Thursday, March 24, 2011

In between

You had to leave home for coffee because you were out of milk, a small-but-telling symptom.  While ingesting the first few sips of your latte, you looked up to see a woman smiling at you, telling you she enjoyed your last performance, wondering if "they" were going to "take you on" as a recurring character.  Before you can think of a response, the woman's friend tugs at her elbow.  "He's not who you think he is,"  she says.  "He's a writer."

This is getting good, so you settle back to watch, indulging another sip.  "Might I have read something you've written?"  you are asked by the woman who has just managed to assign you a new profession.  Once again, you are riffling through a stack of potential answers.  "Can't you,"  her friend says, "see that he's here to think?"

It comes to you that you probably would have allowed your mind to wander as you subjected it to its caffeine bath, would have settled on just about any vagrant theme or topic to come your way.  "Well excuse me," Woman Number One tells you, the edge now palpable in her voice.  Palpable.  Able to be felt.  Able to be touched.  You have not spoken a word to her but she is already irritated with you.  "I'm sorry to have bothered you."  She turns with an abruptness that speaks of her being no stranger to turning away from situations.  "Tell me his name,"  she says in a stage whisper to her friend.  "I want to know so that I'll never buy another of his books."

Her friend says "Clive Cussler."

You in fact know Cussler and in one remarkably civil exchange, loaned him your cell phone because his own had lost its battery charge.  With the exception of a certain tallness, you do not resemble him.  Woman Number One apparently knows this, too.  "He is not Clive fucking Cussler,"  she says.  "Clive Cussler lives in Nevada."

You'd like to call out, "And collects vintage automobiles and aircraft, which he stores in huge hangars," but this does not strike you as a time to share such information, thinking it might, under the circumstances, make you sound like a smartass.

"He may be Alan Folsom."

"He doesn't look anything like Alan Folsom."

Thanks to a party you attended last May, you are able to agree with this assessment; you do not, in fact, look anything like Alan Folsom.  This is the last of the dialogue you are able to hear,  The women have moved beyond your hearing range, leaving you to indulge the exact activity you were suspected of by Woman Number Two:  drinking your coffee and thinking vagrant thoughts, although they are no longer so vagrant.  What is it about you, you wonder, that causes strangers to think of you as an actor or a writer other than who you are?  You are reminded of a woman who approached you at another coffee shop, urging you to pretend your latest book was a rectal thermometer.  Your apparent delight at the anarchy of her metaphor caused you to laugh and her to further explode.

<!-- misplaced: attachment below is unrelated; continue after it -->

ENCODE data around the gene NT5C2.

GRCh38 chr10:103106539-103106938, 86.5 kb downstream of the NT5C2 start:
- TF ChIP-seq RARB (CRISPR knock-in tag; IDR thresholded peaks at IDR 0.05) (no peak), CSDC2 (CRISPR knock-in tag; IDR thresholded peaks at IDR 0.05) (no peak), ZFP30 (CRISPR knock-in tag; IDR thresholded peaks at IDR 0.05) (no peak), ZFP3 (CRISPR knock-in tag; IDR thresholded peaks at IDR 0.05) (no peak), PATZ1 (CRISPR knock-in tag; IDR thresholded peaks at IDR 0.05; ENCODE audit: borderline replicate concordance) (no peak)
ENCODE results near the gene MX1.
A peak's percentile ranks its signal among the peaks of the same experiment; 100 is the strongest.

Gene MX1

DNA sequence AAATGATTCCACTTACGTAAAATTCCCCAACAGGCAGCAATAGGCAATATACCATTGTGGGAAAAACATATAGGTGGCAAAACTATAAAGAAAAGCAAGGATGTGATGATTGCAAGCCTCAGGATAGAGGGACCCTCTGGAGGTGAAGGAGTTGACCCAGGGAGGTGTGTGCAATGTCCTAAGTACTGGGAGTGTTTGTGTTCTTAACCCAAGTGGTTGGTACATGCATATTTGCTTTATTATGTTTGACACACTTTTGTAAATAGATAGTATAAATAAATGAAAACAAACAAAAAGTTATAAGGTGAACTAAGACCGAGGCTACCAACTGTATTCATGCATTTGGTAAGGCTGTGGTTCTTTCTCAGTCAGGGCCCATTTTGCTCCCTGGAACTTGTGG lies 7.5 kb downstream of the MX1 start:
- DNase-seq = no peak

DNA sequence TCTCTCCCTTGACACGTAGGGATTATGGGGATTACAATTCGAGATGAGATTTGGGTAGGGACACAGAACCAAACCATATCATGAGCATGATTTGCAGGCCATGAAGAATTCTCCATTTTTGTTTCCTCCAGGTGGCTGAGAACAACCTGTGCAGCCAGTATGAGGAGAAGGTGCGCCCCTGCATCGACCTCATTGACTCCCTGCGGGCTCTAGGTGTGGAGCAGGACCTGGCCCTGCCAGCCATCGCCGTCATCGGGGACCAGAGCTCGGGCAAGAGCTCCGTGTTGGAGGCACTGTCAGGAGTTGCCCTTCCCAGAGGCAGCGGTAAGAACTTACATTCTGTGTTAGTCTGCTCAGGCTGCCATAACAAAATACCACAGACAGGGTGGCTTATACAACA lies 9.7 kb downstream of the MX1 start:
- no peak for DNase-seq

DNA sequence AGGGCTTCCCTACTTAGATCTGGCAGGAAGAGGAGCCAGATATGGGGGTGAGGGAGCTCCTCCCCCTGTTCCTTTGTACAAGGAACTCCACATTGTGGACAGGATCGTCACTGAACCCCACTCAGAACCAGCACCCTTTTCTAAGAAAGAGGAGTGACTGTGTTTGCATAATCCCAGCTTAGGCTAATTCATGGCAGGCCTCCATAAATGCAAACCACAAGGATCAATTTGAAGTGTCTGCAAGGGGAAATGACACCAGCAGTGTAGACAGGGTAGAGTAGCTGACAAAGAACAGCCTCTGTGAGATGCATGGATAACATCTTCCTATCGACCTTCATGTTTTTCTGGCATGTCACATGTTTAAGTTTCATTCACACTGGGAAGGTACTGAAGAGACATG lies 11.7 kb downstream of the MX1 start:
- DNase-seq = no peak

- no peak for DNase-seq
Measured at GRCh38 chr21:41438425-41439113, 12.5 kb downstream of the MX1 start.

Had you not run out of milk, you'd have missed the exchange and some if not all the attendant associations, including a few possibilities you hadn't reckoned with.  The driving cause behind all this has nothing at all to do with your appearance and more to do with the fact that you are under the gun of deadline, revising with a fury, focused on the task at hand, with no hope of being done today or even tomorrow.  Maybe Saturday.  Certainly Sunday.  It is an in between day, a day of about eight or nine hours of work extended through various stratagems of procrastination to a fourteen or fifteen-hour day.  It is what you do.  You are a navigator out beyond shore line.

Such days are, on reflection, the best days of all, better than the rush of excitement for a new beginning or an effective ending.  Better than the arrival of a bottle with a note inside, containing an
insight of some considerable value.  An in-between day.  A work day.

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